Launched by Peter Ridgeway and Leonard Sachs, the Players’ Theatre unabashedly championed music hall and live variety performances at its Villiers Street venue in London’s Westminster. A vital component of its success was Geoffrey Brawn, a company stalwart for four decades as accompanist and musical director.
Born in Kendal, Cumbria, he won a scholarship to the Royal Academy of Music and first caught the limelight on television in Before the Fringe, a 1967 series celebrating variety before the Oxbridge satire boom.
The following year Brawn made his debut on the BBC’s music hall series The Good Old Days (memorably hosted by Sachs) to which he returned many times. From 1981-83, he served as musical associate for the programme.
The Players’ Theatre was also one of the locations for the documentary film A Little of What You Fancy, a history of the music hall from 1854 to 1968 featuring Brawn, Barry Cryer and a host of variety performers.
As musical director, Brawn was central to shaping the company’s creative ethos and contributed to many of its successes, including Ron Pember and Denis de Marne’s Jack the Ripper, which transferred to the Ambassadors Theatre in 1974.
Other theatre work included his own musical, At the Sign of the Angel, with book and lyrics by Dudley Stevens. A whimsical tale of Elizabethan actors distilling the two parts of Shakespeare’s Henry IV in the provinces, it was staged at the Players’ Theatre in 1975.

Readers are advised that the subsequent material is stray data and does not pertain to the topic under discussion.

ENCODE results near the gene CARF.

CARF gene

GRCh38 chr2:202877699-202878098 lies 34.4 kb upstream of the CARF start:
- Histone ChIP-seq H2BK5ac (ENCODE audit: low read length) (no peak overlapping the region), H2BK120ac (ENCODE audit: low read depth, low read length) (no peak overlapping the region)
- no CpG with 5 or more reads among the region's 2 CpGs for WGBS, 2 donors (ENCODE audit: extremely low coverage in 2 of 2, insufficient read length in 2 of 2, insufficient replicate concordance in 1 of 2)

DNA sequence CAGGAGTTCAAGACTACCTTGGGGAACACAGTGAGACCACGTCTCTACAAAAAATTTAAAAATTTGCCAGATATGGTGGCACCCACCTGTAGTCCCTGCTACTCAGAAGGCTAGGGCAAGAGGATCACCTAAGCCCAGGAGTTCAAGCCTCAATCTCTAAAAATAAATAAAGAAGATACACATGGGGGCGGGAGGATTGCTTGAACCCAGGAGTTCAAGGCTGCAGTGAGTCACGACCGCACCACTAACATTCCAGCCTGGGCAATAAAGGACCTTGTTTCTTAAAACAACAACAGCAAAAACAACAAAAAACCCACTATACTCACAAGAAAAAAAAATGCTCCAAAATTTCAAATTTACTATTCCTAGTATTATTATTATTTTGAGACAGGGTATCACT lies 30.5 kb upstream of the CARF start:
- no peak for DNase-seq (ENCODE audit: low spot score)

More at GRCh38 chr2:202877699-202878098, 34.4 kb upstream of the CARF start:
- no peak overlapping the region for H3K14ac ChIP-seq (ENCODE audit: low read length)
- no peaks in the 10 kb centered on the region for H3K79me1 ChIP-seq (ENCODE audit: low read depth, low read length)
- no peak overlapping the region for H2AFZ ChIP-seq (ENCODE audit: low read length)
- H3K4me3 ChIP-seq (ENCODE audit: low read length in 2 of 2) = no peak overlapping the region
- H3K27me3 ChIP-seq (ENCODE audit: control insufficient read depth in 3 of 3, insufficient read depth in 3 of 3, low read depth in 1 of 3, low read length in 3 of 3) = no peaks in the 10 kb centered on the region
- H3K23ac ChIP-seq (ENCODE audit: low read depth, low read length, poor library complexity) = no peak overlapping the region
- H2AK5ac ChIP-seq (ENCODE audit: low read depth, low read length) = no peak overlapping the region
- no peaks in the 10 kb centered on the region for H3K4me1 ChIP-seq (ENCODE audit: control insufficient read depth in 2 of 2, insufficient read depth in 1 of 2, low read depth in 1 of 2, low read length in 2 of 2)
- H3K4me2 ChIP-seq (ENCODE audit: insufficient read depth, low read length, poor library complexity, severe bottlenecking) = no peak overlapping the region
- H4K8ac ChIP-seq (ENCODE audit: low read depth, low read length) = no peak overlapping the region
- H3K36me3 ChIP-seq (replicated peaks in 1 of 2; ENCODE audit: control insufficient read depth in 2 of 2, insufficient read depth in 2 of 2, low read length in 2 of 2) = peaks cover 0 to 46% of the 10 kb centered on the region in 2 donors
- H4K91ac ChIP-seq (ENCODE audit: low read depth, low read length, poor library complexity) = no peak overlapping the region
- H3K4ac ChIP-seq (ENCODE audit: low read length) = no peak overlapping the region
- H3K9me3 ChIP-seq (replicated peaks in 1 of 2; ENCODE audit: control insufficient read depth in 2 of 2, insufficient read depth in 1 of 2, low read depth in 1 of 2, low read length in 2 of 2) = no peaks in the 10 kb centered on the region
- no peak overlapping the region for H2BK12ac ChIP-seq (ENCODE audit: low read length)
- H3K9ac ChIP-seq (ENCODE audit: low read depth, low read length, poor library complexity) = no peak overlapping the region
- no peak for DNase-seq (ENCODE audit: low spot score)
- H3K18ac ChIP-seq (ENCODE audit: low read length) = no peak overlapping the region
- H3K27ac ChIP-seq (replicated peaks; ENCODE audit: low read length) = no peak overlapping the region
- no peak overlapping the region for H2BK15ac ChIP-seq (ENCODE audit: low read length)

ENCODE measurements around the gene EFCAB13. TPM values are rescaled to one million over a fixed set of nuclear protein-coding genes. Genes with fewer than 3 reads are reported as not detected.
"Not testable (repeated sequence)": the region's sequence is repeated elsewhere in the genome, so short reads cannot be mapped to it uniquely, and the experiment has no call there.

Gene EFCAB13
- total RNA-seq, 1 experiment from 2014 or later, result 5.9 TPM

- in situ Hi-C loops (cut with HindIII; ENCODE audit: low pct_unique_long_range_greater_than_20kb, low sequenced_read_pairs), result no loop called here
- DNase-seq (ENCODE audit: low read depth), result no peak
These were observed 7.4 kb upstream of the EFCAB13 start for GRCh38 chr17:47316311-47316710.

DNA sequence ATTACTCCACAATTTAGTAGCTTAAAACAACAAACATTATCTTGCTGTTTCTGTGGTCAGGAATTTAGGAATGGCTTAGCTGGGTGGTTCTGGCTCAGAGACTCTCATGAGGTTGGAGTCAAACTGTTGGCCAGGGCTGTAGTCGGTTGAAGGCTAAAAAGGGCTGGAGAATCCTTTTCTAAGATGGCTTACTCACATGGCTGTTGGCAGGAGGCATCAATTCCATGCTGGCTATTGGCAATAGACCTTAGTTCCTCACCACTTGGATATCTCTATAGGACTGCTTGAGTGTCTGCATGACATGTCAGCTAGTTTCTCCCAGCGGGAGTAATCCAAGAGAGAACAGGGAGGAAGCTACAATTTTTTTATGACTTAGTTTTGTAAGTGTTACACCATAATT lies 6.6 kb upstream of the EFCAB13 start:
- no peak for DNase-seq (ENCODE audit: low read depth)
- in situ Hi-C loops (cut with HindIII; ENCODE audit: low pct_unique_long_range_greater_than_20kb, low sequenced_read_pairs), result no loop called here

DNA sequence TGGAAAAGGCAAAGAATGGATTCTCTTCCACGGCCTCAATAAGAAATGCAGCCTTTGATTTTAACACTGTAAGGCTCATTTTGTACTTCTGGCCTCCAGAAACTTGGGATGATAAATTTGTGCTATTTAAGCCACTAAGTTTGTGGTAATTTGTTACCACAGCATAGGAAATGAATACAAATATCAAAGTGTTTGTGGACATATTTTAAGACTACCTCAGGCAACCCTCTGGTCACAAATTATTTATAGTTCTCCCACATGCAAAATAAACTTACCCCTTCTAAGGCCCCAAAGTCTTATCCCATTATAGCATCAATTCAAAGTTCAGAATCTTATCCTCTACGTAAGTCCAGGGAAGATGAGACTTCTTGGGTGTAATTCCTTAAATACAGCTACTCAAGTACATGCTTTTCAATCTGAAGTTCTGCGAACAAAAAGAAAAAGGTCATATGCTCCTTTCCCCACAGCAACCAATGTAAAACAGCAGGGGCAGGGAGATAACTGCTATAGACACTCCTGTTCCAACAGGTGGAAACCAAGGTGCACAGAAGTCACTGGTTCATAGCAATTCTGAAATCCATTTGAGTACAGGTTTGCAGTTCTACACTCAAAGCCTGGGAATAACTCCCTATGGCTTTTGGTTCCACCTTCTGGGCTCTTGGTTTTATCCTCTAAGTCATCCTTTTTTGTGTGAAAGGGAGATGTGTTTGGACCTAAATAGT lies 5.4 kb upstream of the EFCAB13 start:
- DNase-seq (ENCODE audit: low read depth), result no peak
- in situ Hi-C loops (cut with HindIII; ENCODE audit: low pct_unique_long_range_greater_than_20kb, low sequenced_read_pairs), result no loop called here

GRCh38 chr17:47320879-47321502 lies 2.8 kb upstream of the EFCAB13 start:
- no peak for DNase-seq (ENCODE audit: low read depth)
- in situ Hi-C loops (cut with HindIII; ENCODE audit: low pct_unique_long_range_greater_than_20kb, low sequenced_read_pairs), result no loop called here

Significant among later Players’ productions were the 1994 revival of Sandy Wilson’s The Boy Friend and Brawn’s own adaptations – which he also directed – of a number of Victorian pantomimes included The Sleeping Beauty in the Wood (1995) and King Charming, or the Bluebird of Paradise (2000).
Brawn was a co-director of the Players’ Theatre in 2002 after mis-management by the actor Dominic Le Foe resulted in a High Court case and temporary collapse of the venue.
In later years, he was accompanist to Sheila Matthews, with whom he had appeared as music director of Stage Door Johnnies, a BBC Radio 4 series devised by Gerald Frow in 1977.
A collision with a cyclist brought his career to a sudden end in 2013.
Geoffrey Christopher Brawn was born on January 31, 1935 and died on May 13, aged 83.